Today was just plain wonderful.  I had no idea what the day would hold but the introvert in me was coming alive after so long with such a big group (Don't get me wrong; I love the students, but...).  I slept in til almost 7, walked to the church and around town a little bit, then went to Craiova with Raul and his wife Ana and their son Samy, and another American missionary named Laura.  We met at the Craiova church with 3 of the students in their "Equipped to Equip" program, which trains up men to potentially be full-time missionaries.  So encouraging!  Laura's Romanian skills are better than mine (she's lived in-country for 6 years) so most of the conversations all morning were in Romanian, which was a fun challenge for me.  We stopped for lunch on the way back to town, and then I got to spend the rest of the afternoon and evening just talking with Ana and with Raul.  What a gift to be able to spend undivided time with them.  I walked home from the church this evening feeling completely comfortable and at-home here.  This place and these people are just so precious to me.

Ok, this blog entry feels more like a list of events than anything else, but it at least gives me something to look back on as a summary of the week.  Perhaps I'll blog more often now that the team is gone...but no promises.  Thanks for reading!

Saturday, February 17, 2018

Romania 2018: Looking Back, Looking Ahead

One of those strange things about Facebook and other social media is that some of the people who read posts are part of your daily life, your everyday interactions and conversations.  And others are not - you haven't seen them in a few weeks, or months, or years, or maybe a decade, and you value keeping up on their lives, and vice versa, but many of the details are lost. 

And I say all of this because I realize that some of the people reading my posts know my whole Romania story - my long-term history, the decisions I've wrestled with in the past year, and my plans for this leg of my journey.  But some of you only know one part of that, or last got an update a month ago or 6 months ago, or really don't know what my fascination is with Romania but just know that I talk about it an awful lot.  And so, before I head across the ocean and hopefully pick up more frequent blogging, here's a little story.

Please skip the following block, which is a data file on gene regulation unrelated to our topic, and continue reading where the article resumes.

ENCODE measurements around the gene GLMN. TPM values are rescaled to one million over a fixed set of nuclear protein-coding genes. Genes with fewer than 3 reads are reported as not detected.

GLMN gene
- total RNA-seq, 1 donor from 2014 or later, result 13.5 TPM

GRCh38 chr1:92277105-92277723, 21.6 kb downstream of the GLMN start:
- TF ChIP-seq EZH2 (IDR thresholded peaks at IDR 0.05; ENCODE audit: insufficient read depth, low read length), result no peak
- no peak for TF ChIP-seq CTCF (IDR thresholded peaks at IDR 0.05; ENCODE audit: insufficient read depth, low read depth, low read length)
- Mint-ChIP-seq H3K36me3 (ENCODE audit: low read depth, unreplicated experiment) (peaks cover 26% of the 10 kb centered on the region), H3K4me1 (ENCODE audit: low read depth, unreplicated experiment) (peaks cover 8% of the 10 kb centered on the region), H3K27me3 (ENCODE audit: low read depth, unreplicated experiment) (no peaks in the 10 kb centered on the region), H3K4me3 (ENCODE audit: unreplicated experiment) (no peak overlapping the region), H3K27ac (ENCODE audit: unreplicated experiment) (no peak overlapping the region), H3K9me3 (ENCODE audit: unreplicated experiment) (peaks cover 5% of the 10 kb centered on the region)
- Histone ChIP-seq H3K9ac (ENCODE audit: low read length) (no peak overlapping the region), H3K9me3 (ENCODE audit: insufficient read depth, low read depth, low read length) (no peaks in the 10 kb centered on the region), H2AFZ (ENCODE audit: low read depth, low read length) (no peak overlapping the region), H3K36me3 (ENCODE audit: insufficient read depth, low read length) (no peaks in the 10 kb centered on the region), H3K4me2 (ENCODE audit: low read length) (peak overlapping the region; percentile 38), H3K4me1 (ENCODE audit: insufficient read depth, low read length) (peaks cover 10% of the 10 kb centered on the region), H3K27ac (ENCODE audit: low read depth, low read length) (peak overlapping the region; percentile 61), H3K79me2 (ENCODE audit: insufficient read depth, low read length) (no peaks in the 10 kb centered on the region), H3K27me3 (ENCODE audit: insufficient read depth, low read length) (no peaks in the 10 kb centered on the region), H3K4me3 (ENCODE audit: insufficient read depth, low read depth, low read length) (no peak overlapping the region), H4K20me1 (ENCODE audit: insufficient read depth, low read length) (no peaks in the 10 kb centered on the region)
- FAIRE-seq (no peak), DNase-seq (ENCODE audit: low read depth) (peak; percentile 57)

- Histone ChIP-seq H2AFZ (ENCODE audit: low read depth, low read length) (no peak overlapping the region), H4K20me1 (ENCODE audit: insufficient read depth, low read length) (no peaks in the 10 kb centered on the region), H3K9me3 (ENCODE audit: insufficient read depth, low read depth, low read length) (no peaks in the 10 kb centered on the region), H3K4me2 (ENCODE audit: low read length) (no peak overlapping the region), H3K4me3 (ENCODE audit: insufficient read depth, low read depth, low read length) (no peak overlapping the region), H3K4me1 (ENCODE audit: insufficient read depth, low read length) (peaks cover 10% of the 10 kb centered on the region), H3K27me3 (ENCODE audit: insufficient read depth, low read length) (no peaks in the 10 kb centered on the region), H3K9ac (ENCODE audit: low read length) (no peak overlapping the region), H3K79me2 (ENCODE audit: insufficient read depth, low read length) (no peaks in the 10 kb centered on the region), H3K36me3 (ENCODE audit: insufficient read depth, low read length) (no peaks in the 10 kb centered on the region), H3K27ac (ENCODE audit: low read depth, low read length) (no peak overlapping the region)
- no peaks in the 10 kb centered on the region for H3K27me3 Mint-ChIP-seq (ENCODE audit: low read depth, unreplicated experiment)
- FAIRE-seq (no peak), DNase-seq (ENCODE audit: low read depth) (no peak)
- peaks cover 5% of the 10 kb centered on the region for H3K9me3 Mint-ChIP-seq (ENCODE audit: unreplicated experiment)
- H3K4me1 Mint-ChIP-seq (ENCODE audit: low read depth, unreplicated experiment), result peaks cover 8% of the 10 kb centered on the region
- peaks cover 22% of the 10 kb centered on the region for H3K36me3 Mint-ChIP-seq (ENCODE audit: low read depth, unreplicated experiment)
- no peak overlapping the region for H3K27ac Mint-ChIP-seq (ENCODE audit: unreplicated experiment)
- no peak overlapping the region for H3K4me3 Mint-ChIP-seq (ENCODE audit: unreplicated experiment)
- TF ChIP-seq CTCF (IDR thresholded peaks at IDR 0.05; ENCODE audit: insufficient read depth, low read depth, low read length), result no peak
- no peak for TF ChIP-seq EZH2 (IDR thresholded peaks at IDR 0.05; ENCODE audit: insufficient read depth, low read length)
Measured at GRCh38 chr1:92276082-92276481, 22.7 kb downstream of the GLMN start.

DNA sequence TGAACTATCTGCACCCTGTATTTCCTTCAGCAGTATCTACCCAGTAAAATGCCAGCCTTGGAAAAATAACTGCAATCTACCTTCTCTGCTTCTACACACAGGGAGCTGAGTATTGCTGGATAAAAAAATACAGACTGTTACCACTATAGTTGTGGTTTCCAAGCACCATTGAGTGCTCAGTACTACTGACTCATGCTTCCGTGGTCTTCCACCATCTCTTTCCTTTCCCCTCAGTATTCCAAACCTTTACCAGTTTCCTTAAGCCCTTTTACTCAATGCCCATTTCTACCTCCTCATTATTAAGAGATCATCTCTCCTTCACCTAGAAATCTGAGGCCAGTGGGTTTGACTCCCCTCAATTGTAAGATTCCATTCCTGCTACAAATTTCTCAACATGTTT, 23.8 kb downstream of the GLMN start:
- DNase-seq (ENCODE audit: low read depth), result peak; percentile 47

In 2005, I first went to Romania with a group called International Children's Aid Foundation.  I'd heard about it from a girl from my church, went with a group from New Jersey, stayed 2 weeks, and fell in love with the people and the culture and the language and what God has done and was doing there.  I went back in 2006 for 2 weeks again, doing similar work with a similar team.  I worked with orphans in a private orphanage and in a public one, used some of my emerging music therapy skills (hadn't finished my degree yet) and helped with English clubs and health clinics.

Image may contain: one or more people and child
Image may contain: one or more people and child

Image may contain: one or more people and child
In 2007, I went again, for a month, with 2 friends I'd met through ICAF.  We spent time with the people we'd met on earlier trips and then joined up with an Alege Viata team (the Romanian branch of Campus Crusade for Christ).  I was only falling more in love with all things Romania, and when I came home I began to work toward moving to Romania as a long-term missionary in 08.  For a variety of reasons, this didn't happen, and between 2007 and 2016, my only interactions with Romania were in my prayers, and in my long-distance interactions with friends there, and in my new friendships with Romanians here in Arizona.

In 2016, I was asked to help chaperone a group of students that my friend Derek was taking to Romania on a 1-week mission trip.  The students stayed for 1 week, I stayed for 3, I toured 8 different Romanian cities, and fulfilled the 9-year-old dream of getting back to the country I so deeply loved.  I connected with a different region in Romania than I'd been in previously, and was drawn in by a dear body of local believers working in hard circumstances in a region permeated by a strange combination of witchcraft and orthodoxy.  I was blown away by God's kindness in bringing me there and in causing my life to intersect with the life of Biserica Speranta (Hope Church).  But when questions were asked about me moving there, I froze up.  For some reason, that wasn't what I wanted in 2016.

2017 was the same in many ways and different in others.  I went with the same friend and some of the same students for about the same amount of time to the same church to do some of the same work.  But this time instead of being a tourist, I used my extra couple weeks to build on friendships that had been established in 2016 and to help with ministry.  And when I left, I was pretty sure I wanted to move there again after all. That is the very simplified version of what was going on in my head and heart.